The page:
SickKids sees surge in non-urgent ER visits as paediatricians refuse in-person checkups

When Rose Chartrand's daughter Livia came down in September with a fever that lasted seven days, Chartrand suspected an ear infection and wanted to get it looked at.

The three-year-old had tested negative for COVID-19, but three different clinics told Chartrand they would not assess her in person due to their COVID-19 protocols.

“I can have a phone interview, but an ear infection, you should look in the ear,” Chartrand told CTV News Toronto. “What if it’s not an ear infection and it’s something else, and you can’t tell over the phone?”

“They just told me to go to the emergency room,” Chartrand said. “I was really angry, if I’m being honest.”

Across the province other parents are finding themselves in similar situations—told by some paediatricians or family doctors that if they want to be seen in-person, they need to go to an urgent care centre, even with a negative COVID-19 test.

Many doctors’ offices have not updated their COVID-19 protocols since the beginning of the pandemic, and although they have been encouraged by the province to consider in-person assessments when requested by the patient, many continue to provide only virtual care. The result has been an increase in visits to some emergency departments across the GTA, even for non-urgent reasons.

“There are a high number of patients that are presenting to our emergency department and it’s not the right place for them to seek care, for their care to be delivered,” Dr. Jason Fischer, the division head of paediatric emergency medicine at the Hospital for Sick Children, told CTV News Toronto.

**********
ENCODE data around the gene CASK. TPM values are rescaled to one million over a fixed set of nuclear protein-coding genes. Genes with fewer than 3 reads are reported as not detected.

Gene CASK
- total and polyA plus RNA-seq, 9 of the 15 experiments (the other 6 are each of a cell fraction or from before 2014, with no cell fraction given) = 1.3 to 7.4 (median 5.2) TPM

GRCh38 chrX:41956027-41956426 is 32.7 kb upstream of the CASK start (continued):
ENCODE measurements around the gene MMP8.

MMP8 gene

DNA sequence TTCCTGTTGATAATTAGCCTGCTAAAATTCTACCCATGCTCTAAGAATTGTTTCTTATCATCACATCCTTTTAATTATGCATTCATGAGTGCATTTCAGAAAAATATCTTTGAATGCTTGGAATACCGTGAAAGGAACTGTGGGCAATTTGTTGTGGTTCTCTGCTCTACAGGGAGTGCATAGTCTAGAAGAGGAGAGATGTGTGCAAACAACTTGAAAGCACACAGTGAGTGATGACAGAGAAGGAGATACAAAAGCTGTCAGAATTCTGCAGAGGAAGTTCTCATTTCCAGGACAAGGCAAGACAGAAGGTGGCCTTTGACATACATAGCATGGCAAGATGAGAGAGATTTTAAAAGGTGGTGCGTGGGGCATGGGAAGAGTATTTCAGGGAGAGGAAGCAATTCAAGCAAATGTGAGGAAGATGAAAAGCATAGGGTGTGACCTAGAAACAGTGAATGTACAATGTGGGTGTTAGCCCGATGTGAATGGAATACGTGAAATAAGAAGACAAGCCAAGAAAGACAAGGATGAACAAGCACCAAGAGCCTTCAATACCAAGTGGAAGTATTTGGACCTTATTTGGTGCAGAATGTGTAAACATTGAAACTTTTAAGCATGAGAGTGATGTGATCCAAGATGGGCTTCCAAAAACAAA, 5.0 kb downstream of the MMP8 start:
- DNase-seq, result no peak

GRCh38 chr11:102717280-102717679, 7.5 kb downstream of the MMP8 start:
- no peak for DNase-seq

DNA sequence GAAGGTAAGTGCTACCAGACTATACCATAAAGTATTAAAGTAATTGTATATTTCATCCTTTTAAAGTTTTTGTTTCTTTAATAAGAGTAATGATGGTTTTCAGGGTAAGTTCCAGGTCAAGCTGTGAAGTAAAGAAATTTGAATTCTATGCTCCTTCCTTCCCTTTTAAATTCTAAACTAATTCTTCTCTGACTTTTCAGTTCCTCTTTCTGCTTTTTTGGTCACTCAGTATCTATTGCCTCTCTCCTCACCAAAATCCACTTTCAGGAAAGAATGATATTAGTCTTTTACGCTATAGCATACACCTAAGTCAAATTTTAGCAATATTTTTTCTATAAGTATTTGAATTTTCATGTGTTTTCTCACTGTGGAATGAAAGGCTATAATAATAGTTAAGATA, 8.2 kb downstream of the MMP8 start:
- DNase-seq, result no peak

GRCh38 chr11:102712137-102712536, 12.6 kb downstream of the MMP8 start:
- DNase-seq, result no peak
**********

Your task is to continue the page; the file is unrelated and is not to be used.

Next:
This past August was one of the busiest in recent years at Sick Kids, he said, when it is typically a quieter month. Nearly 6,000 patients were seen in the emergency department—40 per cent more than the previous August.

Fischer attributes the increase to challenges accessing in-person assessments at primary care providers.

“We know that there are family doctors and paediatricians who are seeing patients in-person, and I think it’s really important for those practices that are not to take time to learn from those who are, how they’ve been able to change their workflows so they can best service their patients,” he said.

Filling emergency departments with non-urgent care requests can quickly strain the system, he said, when it comes to both staffing levels and resources. 

The Ministry of Health updated its guidance in July to state that in most cases in-person care can now be provided appropriately, and while virtual care has its place, doctors should consider patient requests for physical assessments.

The Ontario Medical Association’s paediatrics division, meanwhile, has encouraged its members to provide in-person care wherever possible, and has offered advice on how to do so safely.

Maple resident Ayesha Minhas tried to get her two children seen by their family doctor recently—one for a suspected urinary tract infection, and another for a chronic nasal issue—and despite negative COVID-19 tests and no symptoms, was told to take them to an urgent care centre.

“I don’t see why doctors cannot see the kids,” Minhas told CTV News Toronto. 

“I was so emotional, I was very frustrated. I said I don’t understand the protocols at this time, it’s 18 months into a pandemic, you are fully vaccinated, I am fully vaccinated, I’m telling you we don’t have COVID-19, and you can see on my chart it’s COVID-19 negative.”